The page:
Random ideas: Morphosyntax

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k1234567890y
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Re: Random ideas: Morphosyntax

Post by k1234567890y »

An isolating language where there are no adpositions, and there are no inflectional affixes and productive derivational affixes either, all meanings of adpositions are conveyed by the use of verbs and nouns(and the language has serial verb construction), and most conjunctions are from content words(i.e. conjunctional "when" is from the word meaning "time" or the phrase "be at the time") too, and compounding and complete reduplication are used for derivations.

Besides there are no singular-plural distinction even in personal pronouns, there are no way distinguishing the subject from the direct object except for the word order, and there are no definite articles, and the basic word order is SOV and strongly left-branching.

For possessive phrases, the language uses juxtaposition of the uninflected possessor and possessed nominals, with the 3rd pronoun being inserted between the possessor and the possessed.
I prefer to not be referred to with masculine pronouns and nouns such as “he/him/his”.
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eldin raigmore
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Re: Random ideas: Morphosyntax

Post by eldin raigmore »

Creyeditor wrote: 02 Aug 2019 23:29 I really like the idea of combining these. This is very construction grammar like conlanging, I feel. I think assuming n to be the same for all three categories (preposition, postposition, suffix) is not strictly neccessary, right? I can't do the math, but even with small numbers I think this gives an interesting language. I will try to give this idea some substance.
Imagine you take latin prepositions 'ad' and 'de' + German case suffixes -em and -en + German postpositions 'halber' and 'entlang'. Assuming that all of these are compatible, we should get 27 (=(2+1)*(2+1)*(2+1)) possible combinations, IINM.
The whole thing would be simplest if any case-ending (including “no case-ending”) and any postposition (including “no postposition”) and any preposition (including “no preposition”) can all go together.
Then if you have C Case-endings and O pOstpositions and R pRepositions, you can indicate up to
(1+R)(1+C)(1+O) different case-like semantic or syntactic or thematic case-roles or theta-roles.
If C=O=R=5 that’s 216, more than Tsez has cases.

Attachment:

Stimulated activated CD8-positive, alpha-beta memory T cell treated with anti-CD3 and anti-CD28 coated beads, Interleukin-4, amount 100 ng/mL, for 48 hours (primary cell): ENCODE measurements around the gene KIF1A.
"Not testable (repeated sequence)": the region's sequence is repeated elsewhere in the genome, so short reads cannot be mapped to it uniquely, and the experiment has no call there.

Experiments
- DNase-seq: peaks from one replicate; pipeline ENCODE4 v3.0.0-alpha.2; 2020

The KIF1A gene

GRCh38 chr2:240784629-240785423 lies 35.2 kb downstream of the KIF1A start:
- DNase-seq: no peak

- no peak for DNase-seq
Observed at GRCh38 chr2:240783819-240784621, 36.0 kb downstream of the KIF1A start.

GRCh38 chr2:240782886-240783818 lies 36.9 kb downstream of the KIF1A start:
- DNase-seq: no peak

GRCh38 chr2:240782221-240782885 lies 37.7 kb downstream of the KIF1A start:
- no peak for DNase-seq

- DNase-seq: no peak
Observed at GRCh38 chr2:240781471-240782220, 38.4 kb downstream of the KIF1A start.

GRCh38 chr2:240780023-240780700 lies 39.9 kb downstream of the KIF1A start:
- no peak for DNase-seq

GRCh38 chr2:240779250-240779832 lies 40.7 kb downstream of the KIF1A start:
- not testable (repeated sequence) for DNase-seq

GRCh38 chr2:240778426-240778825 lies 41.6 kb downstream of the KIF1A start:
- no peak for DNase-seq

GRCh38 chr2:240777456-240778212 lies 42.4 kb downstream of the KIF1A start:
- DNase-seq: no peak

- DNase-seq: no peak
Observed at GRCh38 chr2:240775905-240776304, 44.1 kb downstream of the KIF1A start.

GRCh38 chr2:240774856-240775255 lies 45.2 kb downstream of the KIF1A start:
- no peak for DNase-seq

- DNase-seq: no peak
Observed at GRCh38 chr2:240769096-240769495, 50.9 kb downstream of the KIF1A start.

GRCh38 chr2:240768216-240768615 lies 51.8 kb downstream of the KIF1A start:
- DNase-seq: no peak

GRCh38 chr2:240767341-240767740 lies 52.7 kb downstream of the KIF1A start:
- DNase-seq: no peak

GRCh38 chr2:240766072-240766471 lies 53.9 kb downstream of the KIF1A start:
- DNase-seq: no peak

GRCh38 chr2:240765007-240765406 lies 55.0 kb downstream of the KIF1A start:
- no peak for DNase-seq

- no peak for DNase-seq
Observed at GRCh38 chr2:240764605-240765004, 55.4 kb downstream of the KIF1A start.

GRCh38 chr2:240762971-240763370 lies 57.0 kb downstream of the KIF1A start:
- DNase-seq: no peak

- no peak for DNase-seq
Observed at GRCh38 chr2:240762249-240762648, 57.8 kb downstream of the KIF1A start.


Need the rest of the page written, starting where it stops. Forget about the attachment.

If C=R=O=3 it’s 64, more than Heinz has varieties of pickles.

To vaguely approximate what I am/was looking for, I have the following desiderata.
Spoiler:
At most one case-ending should require that some postposition also be used; all other case-endings should be grammatical even if there’s no postposition.
At most one case-ending should be compatible with every postposition; most case-endings should be incompatible with either one or two postpositions.

At most one case-ending should require that some preposition also be used; all other case-endings should be grammatical even if there’s no preposition.
At most one case-ending should be compatible with every preposition; most case-endings should be incompatible with either one or two prepositions.

....

At most one postposition should require that a non-zero case-ending also be used; all other postpositions should be grammatically useable even with the bare, mere, absolute noun (“zero-marked” or “nominative” case).
At most one postposition should be grammatically useable with every case-ending; most postpositions should be grammatically incompatible with one or two case-endings.

At most one postposition should require that some preposition also be used; all other postpositions should be grammatically useable even without any preposition.
At most one postposition should be grammatically useable with every preposition; most postpositions should be incompatible grammatically with one or two prepositions.

....


At most one preposition should require that some “nonzero” case-ending also be used. Every other preposition should be grammatically useable with the bare, mere, absolute, unmarked or zero-marked, “nominative” noun or pronoun.